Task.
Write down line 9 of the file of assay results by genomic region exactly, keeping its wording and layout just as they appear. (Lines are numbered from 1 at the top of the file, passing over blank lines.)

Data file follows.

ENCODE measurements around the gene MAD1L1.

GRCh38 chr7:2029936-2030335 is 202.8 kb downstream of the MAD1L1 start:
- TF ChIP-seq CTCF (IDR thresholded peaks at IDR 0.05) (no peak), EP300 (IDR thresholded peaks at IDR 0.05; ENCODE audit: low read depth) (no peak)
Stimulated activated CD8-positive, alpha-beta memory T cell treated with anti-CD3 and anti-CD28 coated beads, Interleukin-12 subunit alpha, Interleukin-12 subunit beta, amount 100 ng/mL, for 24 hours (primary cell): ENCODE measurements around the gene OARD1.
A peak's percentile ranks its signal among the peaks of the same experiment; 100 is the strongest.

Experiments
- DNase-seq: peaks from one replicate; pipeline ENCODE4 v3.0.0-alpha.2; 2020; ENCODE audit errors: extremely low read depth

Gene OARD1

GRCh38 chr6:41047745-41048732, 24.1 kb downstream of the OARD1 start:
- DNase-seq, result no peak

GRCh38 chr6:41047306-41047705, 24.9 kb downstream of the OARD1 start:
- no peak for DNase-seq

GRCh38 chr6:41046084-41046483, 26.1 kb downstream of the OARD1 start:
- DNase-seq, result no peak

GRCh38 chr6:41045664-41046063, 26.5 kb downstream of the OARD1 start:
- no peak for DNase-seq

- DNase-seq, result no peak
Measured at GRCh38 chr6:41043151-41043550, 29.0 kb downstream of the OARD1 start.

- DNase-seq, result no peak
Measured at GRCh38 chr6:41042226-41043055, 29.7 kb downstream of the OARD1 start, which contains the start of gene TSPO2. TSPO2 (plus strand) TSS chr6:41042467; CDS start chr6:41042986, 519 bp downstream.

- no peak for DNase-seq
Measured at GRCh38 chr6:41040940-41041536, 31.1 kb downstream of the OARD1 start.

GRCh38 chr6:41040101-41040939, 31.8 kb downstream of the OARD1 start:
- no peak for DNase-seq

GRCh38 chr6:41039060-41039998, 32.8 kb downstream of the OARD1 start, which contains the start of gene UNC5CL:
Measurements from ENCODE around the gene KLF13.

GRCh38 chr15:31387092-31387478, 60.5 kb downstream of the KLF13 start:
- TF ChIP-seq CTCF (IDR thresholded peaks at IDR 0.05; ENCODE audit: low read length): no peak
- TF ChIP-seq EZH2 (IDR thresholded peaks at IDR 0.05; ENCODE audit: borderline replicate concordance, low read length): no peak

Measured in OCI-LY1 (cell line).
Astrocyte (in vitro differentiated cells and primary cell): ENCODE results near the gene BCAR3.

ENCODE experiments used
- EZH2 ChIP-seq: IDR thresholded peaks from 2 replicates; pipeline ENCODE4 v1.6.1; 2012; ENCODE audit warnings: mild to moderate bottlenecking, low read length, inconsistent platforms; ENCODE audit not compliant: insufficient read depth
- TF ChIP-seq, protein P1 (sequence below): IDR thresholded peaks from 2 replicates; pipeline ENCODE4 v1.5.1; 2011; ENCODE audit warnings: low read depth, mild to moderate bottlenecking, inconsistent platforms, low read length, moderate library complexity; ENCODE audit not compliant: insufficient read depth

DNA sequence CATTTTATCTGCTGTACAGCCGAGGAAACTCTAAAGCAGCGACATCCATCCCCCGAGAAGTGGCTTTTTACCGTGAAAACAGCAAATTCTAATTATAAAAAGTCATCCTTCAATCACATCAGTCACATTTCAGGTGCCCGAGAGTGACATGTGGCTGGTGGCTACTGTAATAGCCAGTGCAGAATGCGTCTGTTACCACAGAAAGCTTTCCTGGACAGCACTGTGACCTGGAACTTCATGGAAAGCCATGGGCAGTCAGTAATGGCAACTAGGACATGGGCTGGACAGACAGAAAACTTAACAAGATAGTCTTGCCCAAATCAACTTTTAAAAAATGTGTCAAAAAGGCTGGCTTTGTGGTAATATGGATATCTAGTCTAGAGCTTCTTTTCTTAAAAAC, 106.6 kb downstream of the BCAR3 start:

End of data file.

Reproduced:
GRCh38 chr6:41047745-41048732, 24.1 kb downstream of the OARD1 start: